view of Magnolia Bakery from Bleecker Playground park in NYC
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images ©2015 Carole Terwilliger Meyers

Thursday, July 16, 2015

Travel Articles: Best Souvenirs of China


It’s always a good idea to have a few souvenir ideas in mind before any trip.  That way you can do a little research in advance and, if you’re lucky, make a bee-line for what you want.  If you’re taking a guided tour of China, this is a particularly good idea because often you are taken to visit well-priced government stores that are so big it made my head spin.  It was difficult to know which way to go first.  More . . .

silk pillowcases and duvet packed for travel, souvenirs of China
These silk pillowcases are my  favorite souvenir from China.

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image ©2015 Carole Terwilliger Meyers
 

Monday, July 13, 2015

Misc.: travel insurance for jewelry and valuables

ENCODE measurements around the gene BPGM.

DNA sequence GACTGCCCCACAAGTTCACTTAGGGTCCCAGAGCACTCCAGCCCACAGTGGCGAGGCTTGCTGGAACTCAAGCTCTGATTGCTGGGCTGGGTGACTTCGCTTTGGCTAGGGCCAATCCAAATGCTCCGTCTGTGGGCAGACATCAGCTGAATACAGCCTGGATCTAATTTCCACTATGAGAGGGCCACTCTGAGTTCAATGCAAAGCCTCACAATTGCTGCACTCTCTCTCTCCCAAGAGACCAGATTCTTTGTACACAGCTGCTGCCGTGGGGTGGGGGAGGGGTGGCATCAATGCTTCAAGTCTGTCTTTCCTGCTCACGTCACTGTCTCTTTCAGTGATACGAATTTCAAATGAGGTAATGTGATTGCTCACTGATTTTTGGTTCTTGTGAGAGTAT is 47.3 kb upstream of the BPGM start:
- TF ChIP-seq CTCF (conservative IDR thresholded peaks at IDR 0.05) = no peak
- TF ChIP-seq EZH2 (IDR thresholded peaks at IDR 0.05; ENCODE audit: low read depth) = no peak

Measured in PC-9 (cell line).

About two years ago, in an Atlantic City casino, I lost a big, beautiful, color-changing, synthetic/manmade Alexandrite stone from a gold ring setting.  I was traveling self-insured, as I often do, so considered it just one of those things.  Fortunately, it wasn’t a diamond and was not valuable beyond sentiment (though real Alexandrite stones are usually more costly than a diamond of equal size).  But it did have sentiment aplenty, because I always wore it (it was subbed in as an engagement ring on my first wedding anniversary) and enjoyed watching the color changes as I traveled (it changed in different light and at different latitudes from a deep purple to a deep blue-green, and to a light purple or light blue-green).  A while after I returned home, it occurred to me that the ring might be covered on my homeowner’s policy and, indeed, it was.  So I was able to make a claim and discovered I was covered from dollar one up to $500.  The insurance company arranged to replace it for me.  But ultimately this process took too long and I had too many unanswered questions about how it would be done, so I opted for a cash settlement.  Unfortunately, my vintage Alexandrite from the 1930s is not an easy stone to replace, so I finally replaced it with a slightly smaller, less beautiful contemporary stone in a silver setting from England that I purchased on Amazon for $99!  I am happy with it.  So keep in mind that if an item is lost or stolen while you are traveling, check with your home insurance as soon as you return.  Always document such an incident as best you can—collect information from any witnesses, etc.  And if you travel with a precious piece of jewelry, always keep it with you (never check it in your baggage), take a picture of it, and check settings for possible damage.  If it is valuable above $500 or whatever your homeowner policy covers, secure a rider on it for full value (this is something to do even if you don’t take it on trips).  Bottom line:  love your gems while you have them and enjoy wearing them, but be aware of their value and the need for insurance.